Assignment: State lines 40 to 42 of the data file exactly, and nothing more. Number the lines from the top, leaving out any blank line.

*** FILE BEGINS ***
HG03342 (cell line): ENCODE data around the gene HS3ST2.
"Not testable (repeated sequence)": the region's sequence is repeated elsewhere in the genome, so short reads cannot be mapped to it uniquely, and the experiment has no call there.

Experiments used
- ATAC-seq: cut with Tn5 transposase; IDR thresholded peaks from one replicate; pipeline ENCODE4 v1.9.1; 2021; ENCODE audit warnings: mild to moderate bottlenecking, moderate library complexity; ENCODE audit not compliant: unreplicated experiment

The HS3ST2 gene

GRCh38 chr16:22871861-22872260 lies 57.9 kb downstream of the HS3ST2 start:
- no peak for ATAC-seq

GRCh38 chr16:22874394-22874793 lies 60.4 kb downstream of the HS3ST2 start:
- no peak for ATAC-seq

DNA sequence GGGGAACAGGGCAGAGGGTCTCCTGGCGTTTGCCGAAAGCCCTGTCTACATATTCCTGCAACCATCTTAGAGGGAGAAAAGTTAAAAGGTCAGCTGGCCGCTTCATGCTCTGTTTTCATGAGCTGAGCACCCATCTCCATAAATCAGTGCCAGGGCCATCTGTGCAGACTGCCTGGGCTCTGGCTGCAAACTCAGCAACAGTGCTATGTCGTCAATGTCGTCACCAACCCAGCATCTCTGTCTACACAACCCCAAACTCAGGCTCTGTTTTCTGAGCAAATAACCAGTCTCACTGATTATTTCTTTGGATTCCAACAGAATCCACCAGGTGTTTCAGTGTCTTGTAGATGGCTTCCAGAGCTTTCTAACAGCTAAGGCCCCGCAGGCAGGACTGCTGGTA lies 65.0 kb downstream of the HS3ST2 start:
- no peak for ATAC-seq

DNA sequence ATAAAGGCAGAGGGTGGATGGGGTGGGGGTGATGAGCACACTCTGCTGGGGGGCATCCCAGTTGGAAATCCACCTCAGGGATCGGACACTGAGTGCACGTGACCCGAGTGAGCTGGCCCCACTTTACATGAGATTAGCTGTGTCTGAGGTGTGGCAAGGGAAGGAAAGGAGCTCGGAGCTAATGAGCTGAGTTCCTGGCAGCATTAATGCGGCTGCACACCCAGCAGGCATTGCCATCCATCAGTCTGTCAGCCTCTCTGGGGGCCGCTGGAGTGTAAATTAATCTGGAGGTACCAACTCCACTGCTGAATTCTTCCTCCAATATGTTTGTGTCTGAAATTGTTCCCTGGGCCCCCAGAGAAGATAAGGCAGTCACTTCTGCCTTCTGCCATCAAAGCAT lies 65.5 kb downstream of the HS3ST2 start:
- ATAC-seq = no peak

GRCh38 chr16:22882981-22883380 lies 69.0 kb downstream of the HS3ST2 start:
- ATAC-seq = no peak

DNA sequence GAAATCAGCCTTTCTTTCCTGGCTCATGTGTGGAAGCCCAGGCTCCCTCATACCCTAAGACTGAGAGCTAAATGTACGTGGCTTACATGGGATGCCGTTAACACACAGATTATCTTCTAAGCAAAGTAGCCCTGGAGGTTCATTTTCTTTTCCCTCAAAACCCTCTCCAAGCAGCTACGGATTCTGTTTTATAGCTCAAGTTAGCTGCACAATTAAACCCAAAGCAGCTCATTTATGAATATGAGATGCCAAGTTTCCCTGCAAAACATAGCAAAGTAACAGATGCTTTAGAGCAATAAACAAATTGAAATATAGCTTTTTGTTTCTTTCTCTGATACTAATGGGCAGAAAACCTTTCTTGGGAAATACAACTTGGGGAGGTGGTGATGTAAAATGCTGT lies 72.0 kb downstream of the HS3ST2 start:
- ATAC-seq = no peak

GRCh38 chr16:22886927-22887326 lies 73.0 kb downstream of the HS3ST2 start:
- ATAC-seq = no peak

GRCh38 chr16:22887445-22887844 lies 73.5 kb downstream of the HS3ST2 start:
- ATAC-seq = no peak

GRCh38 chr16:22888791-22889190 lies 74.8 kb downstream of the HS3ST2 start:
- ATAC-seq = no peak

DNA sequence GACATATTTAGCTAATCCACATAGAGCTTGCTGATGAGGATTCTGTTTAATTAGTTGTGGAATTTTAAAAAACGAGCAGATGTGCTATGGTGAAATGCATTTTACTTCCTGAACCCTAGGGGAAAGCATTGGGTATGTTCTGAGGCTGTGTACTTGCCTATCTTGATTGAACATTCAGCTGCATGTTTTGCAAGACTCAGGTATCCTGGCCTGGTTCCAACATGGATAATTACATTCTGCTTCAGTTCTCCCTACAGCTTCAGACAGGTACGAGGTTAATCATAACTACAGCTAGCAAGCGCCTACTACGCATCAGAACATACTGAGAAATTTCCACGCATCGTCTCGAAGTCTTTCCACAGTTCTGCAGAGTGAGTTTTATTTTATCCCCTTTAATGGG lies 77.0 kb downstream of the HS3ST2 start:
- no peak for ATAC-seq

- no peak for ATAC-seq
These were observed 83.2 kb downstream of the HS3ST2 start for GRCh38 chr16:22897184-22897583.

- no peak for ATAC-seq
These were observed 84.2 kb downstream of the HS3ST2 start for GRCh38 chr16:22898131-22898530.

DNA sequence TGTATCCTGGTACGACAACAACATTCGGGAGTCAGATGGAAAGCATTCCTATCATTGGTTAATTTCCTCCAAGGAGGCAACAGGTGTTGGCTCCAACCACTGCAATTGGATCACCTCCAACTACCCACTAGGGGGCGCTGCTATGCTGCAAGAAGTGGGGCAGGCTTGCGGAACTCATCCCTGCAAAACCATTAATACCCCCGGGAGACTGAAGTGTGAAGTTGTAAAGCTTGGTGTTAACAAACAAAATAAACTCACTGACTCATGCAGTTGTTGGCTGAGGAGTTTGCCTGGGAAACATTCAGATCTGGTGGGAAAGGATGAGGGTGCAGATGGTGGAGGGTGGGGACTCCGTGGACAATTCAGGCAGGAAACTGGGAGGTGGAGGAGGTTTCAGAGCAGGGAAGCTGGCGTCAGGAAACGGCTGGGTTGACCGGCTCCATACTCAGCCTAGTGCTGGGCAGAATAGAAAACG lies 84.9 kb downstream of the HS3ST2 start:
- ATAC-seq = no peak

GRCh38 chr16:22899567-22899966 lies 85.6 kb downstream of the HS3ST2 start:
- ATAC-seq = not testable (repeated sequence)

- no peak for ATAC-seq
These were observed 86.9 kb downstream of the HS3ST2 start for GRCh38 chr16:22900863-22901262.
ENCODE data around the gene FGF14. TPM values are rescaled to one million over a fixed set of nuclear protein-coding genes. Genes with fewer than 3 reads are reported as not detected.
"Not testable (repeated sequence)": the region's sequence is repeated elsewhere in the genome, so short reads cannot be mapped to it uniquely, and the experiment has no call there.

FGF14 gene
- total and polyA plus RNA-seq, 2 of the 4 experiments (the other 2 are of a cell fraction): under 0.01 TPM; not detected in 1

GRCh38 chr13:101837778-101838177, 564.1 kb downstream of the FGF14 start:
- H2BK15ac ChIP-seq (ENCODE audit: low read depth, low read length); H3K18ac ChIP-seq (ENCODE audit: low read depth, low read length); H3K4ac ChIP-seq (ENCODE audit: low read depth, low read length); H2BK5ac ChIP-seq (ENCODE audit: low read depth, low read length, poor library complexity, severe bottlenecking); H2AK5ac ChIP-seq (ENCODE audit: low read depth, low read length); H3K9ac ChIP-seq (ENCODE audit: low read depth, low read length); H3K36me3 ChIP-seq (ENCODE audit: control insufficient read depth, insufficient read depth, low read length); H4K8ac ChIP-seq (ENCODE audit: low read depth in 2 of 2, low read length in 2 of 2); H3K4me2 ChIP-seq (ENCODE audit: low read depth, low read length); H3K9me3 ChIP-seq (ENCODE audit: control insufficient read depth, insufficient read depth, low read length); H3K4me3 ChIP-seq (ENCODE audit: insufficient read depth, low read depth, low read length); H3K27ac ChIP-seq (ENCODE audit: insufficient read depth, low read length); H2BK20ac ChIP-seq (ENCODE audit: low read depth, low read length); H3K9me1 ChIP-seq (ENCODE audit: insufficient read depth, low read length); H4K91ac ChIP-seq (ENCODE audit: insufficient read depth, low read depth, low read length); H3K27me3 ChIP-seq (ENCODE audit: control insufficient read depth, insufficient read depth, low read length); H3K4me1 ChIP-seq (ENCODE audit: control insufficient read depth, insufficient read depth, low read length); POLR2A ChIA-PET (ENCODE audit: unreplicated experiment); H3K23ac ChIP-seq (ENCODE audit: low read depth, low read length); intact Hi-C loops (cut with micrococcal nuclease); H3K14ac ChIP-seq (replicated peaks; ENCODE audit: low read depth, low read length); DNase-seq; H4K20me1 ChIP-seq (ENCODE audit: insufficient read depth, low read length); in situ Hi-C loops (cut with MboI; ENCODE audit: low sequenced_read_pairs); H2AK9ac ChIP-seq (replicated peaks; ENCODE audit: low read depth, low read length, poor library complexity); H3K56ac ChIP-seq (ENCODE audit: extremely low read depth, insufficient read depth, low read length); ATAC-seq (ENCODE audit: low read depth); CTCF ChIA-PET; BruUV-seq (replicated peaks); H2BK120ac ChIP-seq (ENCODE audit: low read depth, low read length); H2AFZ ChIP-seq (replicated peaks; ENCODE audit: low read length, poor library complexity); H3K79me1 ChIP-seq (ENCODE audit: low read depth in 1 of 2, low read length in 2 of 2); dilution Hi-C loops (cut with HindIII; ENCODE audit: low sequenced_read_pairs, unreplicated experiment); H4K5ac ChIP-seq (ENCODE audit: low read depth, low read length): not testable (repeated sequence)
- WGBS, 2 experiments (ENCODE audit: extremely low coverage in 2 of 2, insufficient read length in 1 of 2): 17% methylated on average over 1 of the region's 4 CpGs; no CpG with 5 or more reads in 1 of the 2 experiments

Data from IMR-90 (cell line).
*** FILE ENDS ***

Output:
GRCh38 chr13:101837778-101838177, 564.1 kb downstream of the FGF14 start:
- H2BK15ac ChIP-seq (ENCODE audit: low read depth, low read length); H3K18ac ChIP-seq (ENCODE audit: low read depth, low read length); H3K4ac ChIP-seq (ENCODE audit: low read depth, low read length); H2BK5ac ChIP-seq (ENCODE audit: low read depth, low read length, poor library complexity, severe bottlenecking); H2AK5ac ChIP-seq (ENCODE audit: low read depth, low read length); H3K9ac ChIP-seq (ENCODE audit: low read depth, low read length); H3K36me3 ChIP-seq (ENCODE audit: control insufficient read depth, insufficient read depth, low read length); H4K8ac ChIP-seq (ENCODE audit: low read depth in 2 of 2, low read length in 2 of 2); H3K4me2 ChIP-seq (ENCODE audit: low read depth, low read length); H3K9me3 ChIP-seq (ENCODE audit: control insufficient read depth, insufficient read depth, low read length); H3K4me3 ChIP-seq (ENCODE audit: insufficient read depth, low read depth, low read length); H3K27ac ChIP-seq (ENCODE audit: insufficient read depth, low read length); H2BK20ac ChIP-seq (ENCODE audit: low read depth, low read length); H3K9me1 ChIP-seq (ENCODE audit: insufficient read depth, low read length); H4K91ac ChIP-seq (ENCODE audit: insufficient read depth, low read depth, low read length); H3K27me3 ChIP-seq (ENCODE audit: control insufficient read depth, insufficient read depth, low read length); H3K4me1 ChIP-seq (ENCODE audit: control insufficient read depth, insufficient read depth, low read length); POLR2A ChIA-PET (ENCODE audit: unreplicated experiment); H3K23ac ChIP-seq (ENCODE audit: low read depth, low read length); intact Hi-C loops (cut with micrococcal nuclease); H3K14ac ChIP-seq (replicated peaks; ENCODE audit: low read depth, low read length); DNase-seq; H4K20me1 ChIP-seq (ENCODE audit: insufficient read depth, low read length); in situ Hi-C loops (cut with MboI; ENCODE audit: low sequenced_read_pairs); H2AK9ac ChIP-seq (replicated peaks; ENCODE audit: low read depth, low read length, poor library complexity); H3K56ac ChIP-seq (ENCODE audit: extremely low read depth, insufficient read depth, low read length); ATAC-seq (ENCODE audit: low read depth); CTCF ChIA-PET; BruUV-seq (replicated peaks); H2BK120ac ChIP-seq (ENCODE audit: low read depth, low read length); H2AFZ ChIP-seq (replicated peaks; ENCODE audit: low read length, poor library complexity); H3K79me1 ChIP-seq (ENCODE audit: low read depth in 1 of 2, low read length in 2 of 2); dilution Hi-C loops (cut with HindIII; ENCODE audit: low sequenced_read_pairs, unreplicated experiment); H4K5ac ChIP-seq (ENCODE audit: low read depth, low read length): not testable (repeated sequence)
- WGBS, 2 experiments (ENCODE audit: extremely low coverage in 2 of 2, insufficient read length in 1 of 2): 17% methylated on average over 1 of the region's 4 CpGs; no CpG with 5 or more reads in 1 of the 2 experiments